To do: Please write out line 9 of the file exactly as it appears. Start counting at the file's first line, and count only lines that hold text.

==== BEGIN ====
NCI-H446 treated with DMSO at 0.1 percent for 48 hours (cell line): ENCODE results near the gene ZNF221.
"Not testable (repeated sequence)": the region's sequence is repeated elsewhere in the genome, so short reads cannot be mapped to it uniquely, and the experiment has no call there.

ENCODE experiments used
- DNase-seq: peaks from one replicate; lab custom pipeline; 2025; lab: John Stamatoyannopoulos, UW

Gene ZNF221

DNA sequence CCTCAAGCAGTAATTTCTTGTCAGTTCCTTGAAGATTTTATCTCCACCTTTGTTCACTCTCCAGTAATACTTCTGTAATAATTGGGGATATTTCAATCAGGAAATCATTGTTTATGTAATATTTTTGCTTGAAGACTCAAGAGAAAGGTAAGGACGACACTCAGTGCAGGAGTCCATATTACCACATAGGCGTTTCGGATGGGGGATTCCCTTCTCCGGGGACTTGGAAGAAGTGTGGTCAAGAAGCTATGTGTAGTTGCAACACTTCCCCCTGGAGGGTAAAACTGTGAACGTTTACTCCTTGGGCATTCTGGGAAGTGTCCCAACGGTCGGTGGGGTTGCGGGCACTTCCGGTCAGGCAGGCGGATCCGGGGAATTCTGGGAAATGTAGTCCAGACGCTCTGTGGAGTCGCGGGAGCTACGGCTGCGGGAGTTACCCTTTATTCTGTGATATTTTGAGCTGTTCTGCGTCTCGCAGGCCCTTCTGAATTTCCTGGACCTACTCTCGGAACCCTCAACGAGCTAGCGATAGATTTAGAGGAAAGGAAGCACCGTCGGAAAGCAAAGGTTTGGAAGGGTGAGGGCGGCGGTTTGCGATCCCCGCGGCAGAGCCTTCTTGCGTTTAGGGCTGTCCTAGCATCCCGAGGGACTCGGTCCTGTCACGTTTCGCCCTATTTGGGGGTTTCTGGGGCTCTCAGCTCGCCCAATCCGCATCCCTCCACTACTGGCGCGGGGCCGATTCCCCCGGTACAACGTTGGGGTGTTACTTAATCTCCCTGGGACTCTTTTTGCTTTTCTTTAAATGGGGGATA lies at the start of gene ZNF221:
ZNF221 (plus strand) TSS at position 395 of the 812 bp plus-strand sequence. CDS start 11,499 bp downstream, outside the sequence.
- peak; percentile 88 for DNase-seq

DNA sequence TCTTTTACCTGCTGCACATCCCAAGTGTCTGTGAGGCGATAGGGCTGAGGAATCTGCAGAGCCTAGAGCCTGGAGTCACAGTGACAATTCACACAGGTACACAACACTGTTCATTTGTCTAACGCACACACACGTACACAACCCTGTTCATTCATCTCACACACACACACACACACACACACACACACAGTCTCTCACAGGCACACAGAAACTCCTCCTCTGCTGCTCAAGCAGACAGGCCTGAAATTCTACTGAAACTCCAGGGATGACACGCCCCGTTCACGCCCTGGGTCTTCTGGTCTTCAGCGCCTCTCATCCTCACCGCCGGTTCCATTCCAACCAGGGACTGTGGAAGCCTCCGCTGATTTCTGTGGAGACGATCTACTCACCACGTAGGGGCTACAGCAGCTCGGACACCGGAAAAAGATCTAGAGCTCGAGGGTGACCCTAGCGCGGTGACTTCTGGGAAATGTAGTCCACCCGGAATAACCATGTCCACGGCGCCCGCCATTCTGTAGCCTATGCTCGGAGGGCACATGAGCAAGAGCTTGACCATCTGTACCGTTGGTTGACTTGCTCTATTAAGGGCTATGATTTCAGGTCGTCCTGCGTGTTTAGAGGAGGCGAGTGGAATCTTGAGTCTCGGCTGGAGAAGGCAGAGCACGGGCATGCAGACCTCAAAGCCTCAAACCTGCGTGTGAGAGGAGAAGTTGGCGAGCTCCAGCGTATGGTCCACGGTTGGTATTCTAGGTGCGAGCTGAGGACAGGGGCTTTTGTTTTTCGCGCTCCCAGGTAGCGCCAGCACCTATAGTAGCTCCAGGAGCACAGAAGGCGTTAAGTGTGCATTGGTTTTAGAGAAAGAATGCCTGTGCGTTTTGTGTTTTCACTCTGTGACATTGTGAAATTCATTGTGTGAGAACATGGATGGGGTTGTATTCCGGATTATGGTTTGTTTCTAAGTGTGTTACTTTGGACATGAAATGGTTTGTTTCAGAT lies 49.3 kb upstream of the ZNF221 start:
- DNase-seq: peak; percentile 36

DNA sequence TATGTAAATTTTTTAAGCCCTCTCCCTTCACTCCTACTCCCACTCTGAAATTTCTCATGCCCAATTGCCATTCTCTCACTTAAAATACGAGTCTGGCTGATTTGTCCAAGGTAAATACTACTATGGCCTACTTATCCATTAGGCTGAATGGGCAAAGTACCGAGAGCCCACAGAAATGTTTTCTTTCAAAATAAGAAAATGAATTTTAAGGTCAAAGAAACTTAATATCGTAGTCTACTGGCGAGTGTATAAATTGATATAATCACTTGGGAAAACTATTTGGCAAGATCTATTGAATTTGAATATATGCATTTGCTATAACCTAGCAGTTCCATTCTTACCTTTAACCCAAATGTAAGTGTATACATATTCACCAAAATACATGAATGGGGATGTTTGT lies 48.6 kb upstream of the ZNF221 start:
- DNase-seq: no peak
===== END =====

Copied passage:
DNA sequence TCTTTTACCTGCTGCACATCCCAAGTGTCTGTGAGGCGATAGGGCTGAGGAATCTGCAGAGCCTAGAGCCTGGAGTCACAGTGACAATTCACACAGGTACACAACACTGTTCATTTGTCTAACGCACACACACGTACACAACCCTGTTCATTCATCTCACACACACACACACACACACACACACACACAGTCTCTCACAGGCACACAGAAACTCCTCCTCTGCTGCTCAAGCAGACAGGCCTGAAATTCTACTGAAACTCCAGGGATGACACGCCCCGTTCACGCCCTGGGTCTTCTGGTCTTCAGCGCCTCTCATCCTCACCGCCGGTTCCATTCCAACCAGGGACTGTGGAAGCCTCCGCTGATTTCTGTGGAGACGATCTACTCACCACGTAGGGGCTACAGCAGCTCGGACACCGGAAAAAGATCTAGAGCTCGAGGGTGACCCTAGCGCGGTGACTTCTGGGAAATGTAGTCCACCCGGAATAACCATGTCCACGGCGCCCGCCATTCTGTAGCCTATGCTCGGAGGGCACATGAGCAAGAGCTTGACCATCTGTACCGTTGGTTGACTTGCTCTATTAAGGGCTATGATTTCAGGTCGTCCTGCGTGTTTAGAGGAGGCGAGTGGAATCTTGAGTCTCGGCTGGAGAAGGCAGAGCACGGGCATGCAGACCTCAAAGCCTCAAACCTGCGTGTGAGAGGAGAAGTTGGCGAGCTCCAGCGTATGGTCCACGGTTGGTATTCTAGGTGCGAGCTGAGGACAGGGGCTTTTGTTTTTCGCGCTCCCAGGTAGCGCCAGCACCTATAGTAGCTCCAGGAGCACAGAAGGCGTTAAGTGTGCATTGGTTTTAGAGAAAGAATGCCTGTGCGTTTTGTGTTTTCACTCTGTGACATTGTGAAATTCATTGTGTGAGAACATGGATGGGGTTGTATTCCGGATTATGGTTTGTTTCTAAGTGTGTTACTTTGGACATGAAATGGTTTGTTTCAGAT lies 49.3 kb upstream of the ZNF221 start: